The Ballast in Anthropology’s Ship: How a Universal Psychological Structure Can Provide Stability and Flexibility in Anthropological Field Work

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After a year of new social and cultural constraints, ethnographic approaches have had to quickly evolve. This is the story of how one research method, which enlists the help of close personal contacts around a participating respondent to gather interviews, artifacts, and locations, spotlighted the need for deploying a universal psychological structure (UPS). Even from emic perspectives, the influence of personal bias is uncontested, but how do we account for it? A UPS helps, but how can a structure allow lived experience to flow through it while not altering the experience itself?

We can anticipate that parameters around our discipline will continue to shift, challenging some of its most revered principles. How will the ethnographer adapt? In this presentation, we’ll look at the aspects of the human experience that we expect to change the least, and the structure we now have reason to believe will help the most. We’ll offer clear evidence for the inclusive functionality of the UPS, and directional solutions for practitioners to take up, personalize, and apply to their craft.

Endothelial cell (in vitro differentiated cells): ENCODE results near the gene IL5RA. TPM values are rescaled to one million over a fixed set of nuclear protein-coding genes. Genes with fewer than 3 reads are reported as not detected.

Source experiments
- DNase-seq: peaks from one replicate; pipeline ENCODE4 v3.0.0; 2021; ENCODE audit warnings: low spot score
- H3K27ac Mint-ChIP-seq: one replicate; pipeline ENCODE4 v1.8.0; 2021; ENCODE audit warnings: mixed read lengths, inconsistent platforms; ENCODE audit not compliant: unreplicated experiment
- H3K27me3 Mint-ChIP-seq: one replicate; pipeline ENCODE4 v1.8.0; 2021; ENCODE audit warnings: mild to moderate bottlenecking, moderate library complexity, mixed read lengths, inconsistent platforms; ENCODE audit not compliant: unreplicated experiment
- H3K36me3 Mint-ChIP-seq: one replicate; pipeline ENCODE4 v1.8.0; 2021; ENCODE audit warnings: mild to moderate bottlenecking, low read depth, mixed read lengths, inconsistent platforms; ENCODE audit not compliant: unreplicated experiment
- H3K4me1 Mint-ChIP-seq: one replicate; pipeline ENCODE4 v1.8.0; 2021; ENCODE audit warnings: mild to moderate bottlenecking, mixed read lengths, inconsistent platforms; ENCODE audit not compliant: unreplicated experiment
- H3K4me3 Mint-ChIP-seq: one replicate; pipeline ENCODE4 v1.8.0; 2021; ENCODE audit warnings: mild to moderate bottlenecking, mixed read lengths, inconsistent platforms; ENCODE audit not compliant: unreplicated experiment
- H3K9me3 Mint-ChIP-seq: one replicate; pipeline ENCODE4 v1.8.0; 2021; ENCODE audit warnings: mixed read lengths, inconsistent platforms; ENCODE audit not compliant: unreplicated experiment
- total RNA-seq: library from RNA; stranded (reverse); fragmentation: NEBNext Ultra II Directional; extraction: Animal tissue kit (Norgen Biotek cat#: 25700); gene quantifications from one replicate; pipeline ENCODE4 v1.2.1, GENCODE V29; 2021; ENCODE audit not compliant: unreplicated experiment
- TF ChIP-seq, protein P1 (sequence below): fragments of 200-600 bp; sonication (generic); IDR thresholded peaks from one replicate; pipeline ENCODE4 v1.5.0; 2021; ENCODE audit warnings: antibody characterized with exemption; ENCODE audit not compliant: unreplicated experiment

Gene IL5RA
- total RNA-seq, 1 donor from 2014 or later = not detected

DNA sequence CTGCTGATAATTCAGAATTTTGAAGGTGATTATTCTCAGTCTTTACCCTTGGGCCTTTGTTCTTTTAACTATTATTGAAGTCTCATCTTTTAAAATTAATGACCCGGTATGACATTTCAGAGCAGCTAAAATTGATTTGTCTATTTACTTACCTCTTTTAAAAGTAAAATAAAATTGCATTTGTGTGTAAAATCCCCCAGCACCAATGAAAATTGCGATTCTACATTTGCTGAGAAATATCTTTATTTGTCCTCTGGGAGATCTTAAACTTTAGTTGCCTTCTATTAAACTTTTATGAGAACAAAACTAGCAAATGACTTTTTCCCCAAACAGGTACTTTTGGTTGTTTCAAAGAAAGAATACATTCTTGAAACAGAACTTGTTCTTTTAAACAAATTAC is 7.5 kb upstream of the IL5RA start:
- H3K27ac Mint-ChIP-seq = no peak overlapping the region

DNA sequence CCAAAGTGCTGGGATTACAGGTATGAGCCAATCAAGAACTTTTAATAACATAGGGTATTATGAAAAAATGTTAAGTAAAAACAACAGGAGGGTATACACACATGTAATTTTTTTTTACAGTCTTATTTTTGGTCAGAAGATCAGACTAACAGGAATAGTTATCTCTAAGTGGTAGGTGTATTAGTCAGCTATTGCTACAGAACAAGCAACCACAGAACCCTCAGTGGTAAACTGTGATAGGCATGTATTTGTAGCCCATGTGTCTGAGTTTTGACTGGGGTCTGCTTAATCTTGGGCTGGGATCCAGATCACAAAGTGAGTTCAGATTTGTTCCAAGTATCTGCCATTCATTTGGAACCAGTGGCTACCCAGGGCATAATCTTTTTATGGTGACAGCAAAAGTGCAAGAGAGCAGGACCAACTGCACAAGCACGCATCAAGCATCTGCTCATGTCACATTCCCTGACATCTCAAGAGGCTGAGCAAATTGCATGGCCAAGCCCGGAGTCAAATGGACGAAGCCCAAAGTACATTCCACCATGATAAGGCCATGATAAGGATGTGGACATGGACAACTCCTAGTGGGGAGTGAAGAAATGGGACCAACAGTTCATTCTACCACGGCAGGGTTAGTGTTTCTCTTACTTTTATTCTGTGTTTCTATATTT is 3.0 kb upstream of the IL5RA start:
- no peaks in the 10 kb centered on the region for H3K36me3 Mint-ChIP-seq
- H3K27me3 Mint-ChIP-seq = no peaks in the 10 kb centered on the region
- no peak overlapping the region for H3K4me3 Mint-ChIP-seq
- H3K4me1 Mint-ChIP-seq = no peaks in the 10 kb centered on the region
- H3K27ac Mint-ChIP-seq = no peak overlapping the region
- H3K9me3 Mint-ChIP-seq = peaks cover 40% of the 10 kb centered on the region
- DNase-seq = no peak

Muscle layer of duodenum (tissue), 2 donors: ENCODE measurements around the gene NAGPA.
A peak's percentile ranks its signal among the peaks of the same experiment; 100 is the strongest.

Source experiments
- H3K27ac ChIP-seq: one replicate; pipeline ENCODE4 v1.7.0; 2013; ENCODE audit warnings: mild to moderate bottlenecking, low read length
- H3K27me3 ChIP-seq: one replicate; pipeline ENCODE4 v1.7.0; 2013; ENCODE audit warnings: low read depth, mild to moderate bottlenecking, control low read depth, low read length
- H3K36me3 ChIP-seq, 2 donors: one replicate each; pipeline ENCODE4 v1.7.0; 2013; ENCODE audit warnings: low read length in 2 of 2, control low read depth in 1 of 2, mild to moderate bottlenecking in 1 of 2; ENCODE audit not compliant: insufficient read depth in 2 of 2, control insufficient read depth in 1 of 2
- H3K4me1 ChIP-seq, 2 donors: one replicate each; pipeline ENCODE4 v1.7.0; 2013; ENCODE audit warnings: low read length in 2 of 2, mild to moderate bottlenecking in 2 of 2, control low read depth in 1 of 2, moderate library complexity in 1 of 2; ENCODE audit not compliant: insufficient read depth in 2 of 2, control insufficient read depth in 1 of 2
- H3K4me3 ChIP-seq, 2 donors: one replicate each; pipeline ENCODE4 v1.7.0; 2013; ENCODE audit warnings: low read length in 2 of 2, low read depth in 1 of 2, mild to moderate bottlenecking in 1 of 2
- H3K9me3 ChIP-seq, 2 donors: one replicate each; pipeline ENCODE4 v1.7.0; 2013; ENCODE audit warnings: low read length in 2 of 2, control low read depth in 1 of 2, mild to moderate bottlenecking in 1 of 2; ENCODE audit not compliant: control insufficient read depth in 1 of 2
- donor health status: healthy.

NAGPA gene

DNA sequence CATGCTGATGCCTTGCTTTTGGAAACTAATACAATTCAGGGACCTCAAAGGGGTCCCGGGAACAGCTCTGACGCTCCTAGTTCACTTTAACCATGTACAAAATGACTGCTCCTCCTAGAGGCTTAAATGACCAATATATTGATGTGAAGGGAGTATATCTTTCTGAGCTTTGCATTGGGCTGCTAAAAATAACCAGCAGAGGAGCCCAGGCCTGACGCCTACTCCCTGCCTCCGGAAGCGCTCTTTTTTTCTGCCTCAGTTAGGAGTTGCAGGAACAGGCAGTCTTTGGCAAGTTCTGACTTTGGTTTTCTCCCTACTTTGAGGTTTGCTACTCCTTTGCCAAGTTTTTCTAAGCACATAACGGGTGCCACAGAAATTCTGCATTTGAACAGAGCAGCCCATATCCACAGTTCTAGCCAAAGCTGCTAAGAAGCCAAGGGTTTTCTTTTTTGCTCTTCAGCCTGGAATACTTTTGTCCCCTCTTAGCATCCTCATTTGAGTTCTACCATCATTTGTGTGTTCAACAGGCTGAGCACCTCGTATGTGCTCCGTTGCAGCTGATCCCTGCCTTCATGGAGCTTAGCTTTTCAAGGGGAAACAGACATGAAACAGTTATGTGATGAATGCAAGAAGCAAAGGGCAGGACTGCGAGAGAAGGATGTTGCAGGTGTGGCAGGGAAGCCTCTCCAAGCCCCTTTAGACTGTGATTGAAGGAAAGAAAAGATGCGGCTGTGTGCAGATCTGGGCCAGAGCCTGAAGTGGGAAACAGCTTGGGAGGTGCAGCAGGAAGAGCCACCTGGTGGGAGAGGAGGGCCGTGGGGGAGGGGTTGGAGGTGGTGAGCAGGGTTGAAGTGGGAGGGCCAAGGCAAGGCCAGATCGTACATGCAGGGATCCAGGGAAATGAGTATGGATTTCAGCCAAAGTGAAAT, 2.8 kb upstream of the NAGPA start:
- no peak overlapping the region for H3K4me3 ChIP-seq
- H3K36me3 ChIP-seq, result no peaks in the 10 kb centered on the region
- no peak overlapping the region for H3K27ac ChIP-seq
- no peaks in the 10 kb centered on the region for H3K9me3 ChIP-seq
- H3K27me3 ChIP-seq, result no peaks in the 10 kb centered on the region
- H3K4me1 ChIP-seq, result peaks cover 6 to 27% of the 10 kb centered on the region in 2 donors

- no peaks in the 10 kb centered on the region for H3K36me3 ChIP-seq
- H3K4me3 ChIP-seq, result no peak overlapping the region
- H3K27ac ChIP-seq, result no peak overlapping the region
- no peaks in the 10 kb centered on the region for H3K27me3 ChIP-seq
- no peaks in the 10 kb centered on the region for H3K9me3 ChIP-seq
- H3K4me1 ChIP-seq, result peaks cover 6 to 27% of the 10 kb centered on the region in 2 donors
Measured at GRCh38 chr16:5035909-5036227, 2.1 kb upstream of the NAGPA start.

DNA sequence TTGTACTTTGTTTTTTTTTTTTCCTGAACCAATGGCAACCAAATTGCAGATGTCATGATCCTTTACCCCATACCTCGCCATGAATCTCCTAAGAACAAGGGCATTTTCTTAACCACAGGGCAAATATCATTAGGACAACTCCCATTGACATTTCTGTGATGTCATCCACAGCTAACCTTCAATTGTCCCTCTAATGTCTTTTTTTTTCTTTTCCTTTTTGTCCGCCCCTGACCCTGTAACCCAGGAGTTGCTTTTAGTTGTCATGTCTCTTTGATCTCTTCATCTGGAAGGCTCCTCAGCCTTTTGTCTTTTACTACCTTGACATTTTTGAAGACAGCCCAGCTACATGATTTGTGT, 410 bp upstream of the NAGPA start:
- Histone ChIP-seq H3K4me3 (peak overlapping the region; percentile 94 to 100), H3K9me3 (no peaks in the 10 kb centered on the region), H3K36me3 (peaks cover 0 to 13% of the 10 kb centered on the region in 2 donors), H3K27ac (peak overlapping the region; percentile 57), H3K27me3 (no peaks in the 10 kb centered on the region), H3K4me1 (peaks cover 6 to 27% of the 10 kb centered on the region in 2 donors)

Key words: Psychology, Bias, Otherness, Embodiment

Ben Doepke (ben@ixcompany.com) is Principal, strategist, and researcher at IX. As a brand mythologist and ethnographer, I help my clients understand the essence and boundaries of their brand(s) and the people those brands serve. My life’s work is to ensure brand decisions carry due reverence for our state of human being.

Citation: 2021 EPIC Proceedings p 344, ISSN 1559-8918, https://www.epicpeople.org/epic

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